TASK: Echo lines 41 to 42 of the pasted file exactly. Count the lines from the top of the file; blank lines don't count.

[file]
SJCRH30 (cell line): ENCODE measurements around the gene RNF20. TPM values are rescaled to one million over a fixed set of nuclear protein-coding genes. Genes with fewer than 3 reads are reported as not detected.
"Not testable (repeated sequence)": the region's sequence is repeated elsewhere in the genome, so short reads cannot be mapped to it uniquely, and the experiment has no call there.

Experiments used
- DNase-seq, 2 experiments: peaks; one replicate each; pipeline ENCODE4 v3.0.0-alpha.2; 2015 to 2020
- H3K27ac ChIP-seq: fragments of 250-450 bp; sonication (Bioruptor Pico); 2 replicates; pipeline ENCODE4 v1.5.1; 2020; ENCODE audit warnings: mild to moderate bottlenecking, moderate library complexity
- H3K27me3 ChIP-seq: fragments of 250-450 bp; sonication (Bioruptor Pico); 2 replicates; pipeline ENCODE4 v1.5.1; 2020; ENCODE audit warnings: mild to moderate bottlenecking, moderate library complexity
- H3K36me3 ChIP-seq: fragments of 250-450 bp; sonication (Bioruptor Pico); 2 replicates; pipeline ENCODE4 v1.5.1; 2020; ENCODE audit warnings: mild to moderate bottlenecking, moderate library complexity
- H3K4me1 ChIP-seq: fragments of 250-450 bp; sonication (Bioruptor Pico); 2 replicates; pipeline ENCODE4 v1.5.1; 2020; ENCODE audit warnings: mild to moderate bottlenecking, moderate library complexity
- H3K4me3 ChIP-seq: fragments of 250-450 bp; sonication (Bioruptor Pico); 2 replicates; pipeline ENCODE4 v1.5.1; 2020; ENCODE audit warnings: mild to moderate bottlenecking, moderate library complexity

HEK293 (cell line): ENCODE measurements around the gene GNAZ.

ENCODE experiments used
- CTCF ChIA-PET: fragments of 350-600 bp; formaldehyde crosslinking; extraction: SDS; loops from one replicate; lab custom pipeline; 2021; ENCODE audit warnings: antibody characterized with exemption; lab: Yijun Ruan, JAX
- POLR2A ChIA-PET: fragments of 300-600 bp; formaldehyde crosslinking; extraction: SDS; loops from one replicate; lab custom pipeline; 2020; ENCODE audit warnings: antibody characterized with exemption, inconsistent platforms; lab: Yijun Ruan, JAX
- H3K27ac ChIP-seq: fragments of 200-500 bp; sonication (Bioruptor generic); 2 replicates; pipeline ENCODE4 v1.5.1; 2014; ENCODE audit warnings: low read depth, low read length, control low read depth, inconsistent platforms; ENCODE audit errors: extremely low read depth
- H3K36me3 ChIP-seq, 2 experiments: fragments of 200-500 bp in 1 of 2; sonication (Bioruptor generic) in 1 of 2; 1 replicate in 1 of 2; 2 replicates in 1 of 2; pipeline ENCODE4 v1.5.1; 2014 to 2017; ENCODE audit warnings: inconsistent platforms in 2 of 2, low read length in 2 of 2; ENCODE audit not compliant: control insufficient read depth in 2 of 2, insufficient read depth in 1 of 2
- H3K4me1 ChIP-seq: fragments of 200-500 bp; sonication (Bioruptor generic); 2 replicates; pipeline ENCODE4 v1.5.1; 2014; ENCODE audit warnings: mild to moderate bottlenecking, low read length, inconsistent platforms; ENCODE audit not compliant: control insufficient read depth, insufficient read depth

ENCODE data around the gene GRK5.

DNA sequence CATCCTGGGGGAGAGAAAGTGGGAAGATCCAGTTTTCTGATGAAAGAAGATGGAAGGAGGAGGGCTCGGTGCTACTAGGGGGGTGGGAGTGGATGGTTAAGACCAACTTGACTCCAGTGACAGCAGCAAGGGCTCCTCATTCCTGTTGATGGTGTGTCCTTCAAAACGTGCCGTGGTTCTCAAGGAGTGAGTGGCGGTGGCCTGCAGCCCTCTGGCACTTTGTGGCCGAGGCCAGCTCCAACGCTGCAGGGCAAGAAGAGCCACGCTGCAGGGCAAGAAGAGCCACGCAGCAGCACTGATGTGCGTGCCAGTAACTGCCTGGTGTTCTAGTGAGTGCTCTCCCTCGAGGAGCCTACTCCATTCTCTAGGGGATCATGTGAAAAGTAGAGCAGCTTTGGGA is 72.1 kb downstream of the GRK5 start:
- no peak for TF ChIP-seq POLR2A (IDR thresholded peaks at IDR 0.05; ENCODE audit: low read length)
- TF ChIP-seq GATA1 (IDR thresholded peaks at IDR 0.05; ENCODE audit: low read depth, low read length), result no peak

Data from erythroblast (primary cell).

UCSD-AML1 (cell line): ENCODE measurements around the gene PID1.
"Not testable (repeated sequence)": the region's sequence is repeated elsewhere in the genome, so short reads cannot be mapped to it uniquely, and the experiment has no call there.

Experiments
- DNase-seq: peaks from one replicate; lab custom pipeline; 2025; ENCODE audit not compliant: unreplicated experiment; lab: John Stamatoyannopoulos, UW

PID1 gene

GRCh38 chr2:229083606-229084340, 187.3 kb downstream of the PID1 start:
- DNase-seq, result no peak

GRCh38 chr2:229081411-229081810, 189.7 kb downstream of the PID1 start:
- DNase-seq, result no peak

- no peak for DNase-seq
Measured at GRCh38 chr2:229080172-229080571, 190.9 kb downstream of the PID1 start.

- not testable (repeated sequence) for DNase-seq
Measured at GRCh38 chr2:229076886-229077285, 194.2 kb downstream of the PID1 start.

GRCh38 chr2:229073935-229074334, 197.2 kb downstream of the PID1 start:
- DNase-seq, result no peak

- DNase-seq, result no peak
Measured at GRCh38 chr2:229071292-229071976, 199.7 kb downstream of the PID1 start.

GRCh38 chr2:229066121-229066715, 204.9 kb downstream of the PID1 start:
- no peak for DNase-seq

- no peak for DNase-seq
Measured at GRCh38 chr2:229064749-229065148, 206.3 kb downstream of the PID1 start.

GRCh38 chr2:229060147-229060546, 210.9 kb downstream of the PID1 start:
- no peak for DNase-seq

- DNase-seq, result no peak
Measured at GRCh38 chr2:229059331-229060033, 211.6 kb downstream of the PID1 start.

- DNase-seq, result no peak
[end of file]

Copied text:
- no peak for DNase-seq
Measured at GRCh38 chr2:229064749-229065148, 206.3 kb downstream of the PID1 start.